Friday, August 25, 2017

Nationally Touring Exhibit Visits Russell Library

ATHENS, Ga -- During the era of Prohibition Americans could no longer manufacture, sell, or transport intoxicating beverages. Spirited: Prohibition in America, a new exhibition opening Sept. 1 at the UGA Special Collections Libraries explores this tumultuous time in American history, when flappers and suffragists, bootleggers and temperance lobbyists, and legends, such as Al Capone and Carrie Nation, took sides in this battle against the bottle.

Men and women drinking beer in rural setting, 1915.
Courtesy Culver Pictures, Inc.
Visitors to the exhibit will learn about the complex issues that led America to adopt Prohibition through the 18th Amendment to the Constitution in 1919 until its repeal through the 21st Amendment in 1933. The amendment process, the changing role of liquor in American culture, Prohibition’s impact on the roaring ‘20s, and the role of women, and how current liquor laws vary from state to state are among the topics addressed.

In 1830, the average American consumed 90 bottles -- or about four shots a day -- of 80-proof liquor each year. Saloons gained notoriety as the most destructive force in American culture, where men would drink away their families’ money. Following extensive campaigning and lobbying by the Anti-Saloon League along with groups representing women’s suffrage and the Woman’s Christian Temperance Union, on Jan. 16, 1919, the 18th Amendment to the Constitution was ratified and beginning January 17, 1920, Americans could no longer manufacture, sell, or transport intoxicating beverages.

On the eve of Prohibition, Detroit, 1919.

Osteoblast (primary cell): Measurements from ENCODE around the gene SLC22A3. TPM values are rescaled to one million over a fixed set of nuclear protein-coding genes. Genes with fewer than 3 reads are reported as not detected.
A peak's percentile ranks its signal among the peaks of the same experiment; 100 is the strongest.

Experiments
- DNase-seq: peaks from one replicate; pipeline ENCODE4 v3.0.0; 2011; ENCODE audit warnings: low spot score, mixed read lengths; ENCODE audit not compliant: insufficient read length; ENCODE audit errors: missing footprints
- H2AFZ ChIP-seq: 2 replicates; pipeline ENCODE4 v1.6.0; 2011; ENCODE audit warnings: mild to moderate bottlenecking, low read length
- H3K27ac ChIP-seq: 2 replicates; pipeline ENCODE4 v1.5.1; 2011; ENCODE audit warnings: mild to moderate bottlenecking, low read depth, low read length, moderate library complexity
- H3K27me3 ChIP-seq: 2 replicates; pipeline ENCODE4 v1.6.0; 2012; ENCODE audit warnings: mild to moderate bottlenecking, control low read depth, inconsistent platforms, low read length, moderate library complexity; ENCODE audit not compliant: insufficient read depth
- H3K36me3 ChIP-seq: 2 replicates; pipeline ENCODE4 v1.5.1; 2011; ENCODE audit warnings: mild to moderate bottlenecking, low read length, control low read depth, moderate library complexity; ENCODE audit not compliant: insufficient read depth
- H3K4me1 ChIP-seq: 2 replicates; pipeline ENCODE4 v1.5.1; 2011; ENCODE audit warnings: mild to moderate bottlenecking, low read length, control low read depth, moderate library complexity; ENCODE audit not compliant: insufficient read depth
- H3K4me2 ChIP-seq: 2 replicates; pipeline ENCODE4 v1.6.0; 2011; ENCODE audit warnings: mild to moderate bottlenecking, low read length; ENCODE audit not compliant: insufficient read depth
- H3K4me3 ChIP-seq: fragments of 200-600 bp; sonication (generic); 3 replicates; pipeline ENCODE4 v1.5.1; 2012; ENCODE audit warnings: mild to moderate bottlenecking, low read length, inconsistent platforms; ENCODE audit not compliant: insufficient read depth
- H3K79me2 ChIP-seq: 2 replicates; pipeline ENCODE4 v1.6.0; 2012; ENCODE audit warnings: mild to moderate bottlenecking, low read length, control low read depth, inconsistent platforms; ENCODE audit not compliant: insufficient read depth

Courtesy Walter P. Reuther Library, Wayne State University.
In the years following, the country was split between “wets” and “drys,” speakeasies flourished, legal authorities gave chase to gangsters, and many created inventive ways to circumvent the law. Along with rampant law breaking, Prohibition brought unexpected cultural and societal shifts from the development of mixed-gendered speakeasies to the growth of organized crime syndicated into national enterprises. The exhibition draws on the histories told from both sides of this divisive issue that riled passions and created volatile situations.

An opening event hosted by the Richard B. Russell Library for Political Research and Studies in collaboration with the University of Georgia Press and University of Georgia Department of History will take place on Thursday, September 7 at 5:30 p.m. in the Russell Building Special Collections Libraries. The event features a performance of prohibition era songs and stories by noted beverage historian Elizabeth Pearce, classic cocktail demonstrations by expert mixologist Jerry Slater, and tours of the exhibition.

Spirited: Prohibition America is based on the exhibition American Spirits: The Rise and Fall of Prohibition, organized by the National Constitution Center, in collaboration with Daniel Okrent, author of Last Call: The Rise and Fall of Prohibition. Spirited has been made possible through NEH on the Road, a special initiative of the National Endowment for the Humanities. It has been adapted and toured by Mid-America Arts Alliance. Founded in 1972, Mid-America Arts Alliance is the oldest regional nonprofit arts organization in the United Sates. For more information, visit or